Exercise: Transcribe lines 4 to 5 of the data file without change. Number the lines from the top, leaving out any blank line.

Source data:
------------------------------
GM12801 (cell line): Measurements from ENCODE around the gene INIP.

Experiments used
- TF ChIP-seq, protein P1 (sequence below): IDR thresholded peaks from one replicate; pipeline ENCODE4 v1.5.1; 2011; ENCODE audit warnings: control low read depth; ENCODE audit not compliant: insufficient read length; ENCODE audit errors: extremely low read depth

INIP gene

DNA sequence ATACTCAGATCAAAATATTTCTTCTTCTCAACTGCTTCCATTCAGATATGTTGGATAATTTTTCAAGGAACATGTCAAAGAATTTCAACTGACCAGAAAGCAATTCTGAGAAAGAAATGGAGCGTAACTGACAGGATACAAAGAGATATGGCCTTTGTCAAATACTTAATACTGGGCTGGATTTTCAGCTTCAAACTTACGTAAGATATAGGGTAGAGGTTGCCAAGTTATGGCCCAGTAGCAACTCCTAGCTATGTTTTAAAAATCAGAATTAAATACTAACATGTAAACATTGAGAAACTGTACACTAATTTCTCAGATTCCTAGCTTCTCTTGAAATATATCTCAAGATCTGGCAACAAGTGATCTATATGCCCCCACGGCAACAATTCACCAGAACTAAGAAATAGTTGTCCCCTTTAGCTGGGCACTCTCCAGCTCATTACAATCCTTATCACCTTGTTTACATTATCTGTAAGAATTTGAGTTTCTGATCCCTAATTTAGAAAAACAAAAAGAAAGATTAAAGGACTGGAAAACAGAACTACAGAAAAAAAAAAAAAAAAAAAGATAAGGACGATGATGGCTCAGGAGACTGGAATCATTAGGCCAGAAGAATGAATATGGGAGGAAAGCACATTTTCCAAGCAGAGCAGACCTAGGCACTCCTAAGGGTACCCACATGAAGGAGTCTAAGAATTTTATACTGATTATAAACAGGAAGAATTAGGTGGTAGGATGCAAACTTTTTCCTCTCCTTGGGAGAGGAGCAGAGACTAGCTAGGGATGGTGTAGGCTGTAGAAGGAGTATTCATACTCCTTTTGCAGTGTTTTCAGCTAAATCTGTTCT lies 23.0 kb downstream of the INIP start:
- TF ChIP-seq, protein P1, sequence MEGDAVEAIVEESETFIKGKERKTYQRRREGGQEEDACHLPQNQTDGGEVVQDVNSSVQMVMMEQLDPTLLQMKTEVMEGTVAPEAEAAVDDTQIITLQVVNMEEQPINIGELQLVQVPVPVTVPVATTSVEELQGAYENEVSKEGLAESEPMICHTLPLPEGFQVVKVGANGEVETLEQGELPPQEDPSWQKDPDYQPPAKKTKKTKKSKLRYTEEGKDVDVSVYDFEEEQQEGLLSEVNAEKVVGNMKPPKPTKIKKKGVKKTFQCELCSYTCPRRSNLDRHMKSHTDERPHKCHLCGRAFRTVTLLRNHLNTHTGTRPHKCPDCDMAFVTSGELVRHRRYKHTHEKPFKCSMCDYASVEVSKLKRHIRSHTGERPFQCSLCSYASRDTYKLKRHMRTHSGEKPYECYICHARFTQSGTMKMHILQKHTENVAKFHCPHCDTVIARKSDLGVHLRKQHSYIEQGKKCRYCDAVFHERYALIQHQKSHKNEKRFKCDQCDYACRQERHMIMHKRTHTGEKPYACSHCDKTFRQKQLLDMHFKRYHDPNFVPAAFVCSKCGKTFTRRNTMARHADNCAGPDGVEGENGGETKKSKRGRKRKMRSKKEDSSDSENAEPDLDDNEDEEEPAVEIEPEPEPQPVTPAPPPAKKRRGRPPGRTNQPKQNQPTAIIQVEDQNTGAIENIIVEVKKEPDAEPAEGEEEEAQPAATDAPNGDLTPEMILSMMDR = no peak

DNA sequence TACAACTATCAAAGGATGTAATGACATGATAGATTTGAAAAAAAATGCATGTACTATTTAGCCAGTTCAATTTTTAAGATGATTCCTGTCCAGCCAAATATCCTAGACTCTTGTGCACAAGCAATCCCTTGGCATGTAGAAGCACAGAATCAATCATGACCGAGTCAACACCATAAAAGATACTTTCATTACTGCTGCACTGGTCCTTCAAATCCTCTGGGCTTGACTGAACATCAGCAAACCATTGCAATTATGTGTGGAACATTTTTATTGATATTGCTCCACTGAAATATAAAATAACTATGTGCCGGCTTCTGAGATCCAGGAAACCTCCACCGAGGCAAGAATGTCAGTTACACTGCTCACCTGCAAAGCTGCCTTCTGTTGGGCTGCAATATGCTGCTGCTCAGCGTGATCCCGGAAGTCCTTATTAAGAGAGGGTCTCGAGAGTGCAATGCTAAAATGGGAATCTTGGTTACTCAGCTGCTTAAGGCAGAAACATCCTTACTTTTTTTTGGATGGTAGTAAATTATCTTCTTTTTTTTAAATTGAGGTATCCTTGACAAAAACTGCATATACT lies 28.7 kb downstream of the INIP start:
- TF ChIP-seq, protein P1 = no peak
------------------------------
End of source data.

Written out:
INIP gene

DNA sequence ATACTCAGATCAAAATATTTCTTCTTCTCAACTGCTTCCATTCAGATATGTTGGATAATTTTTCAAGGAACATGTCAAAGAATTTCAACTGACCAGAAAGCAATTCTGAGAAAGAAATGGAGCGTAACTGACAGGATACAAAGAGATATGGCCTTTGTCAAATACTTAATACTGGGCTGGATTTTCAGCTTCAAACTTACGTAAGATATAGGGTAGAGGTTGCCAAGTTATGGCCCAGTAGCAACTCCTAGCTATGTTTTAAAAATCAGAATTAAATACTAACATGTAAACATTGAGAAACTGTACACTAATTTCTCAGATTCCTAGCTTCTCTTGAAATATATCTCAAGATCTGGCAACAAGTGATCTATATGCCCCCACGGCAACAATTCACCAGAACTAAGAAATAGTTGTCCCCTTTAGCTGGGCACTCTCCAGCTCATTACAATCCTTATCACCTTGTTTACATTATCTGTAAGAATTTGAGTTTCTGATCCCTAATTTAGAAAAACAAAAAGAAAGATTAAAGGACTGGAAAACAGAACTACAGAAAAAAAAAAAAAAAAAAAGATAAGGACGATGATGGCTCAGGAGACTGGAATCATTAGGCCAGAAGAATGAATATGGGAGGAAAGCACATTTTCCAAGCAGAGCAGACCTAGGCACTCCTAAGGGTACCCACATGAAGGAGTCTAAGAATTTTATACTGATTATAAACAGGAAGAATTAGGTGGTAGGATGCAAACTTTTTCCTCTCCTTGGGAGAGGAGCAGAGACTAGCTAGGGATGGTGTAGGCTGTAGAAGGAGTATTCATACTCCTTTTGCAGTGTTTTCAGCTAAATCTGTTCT lies 23.0 kb downstream of the INIP start: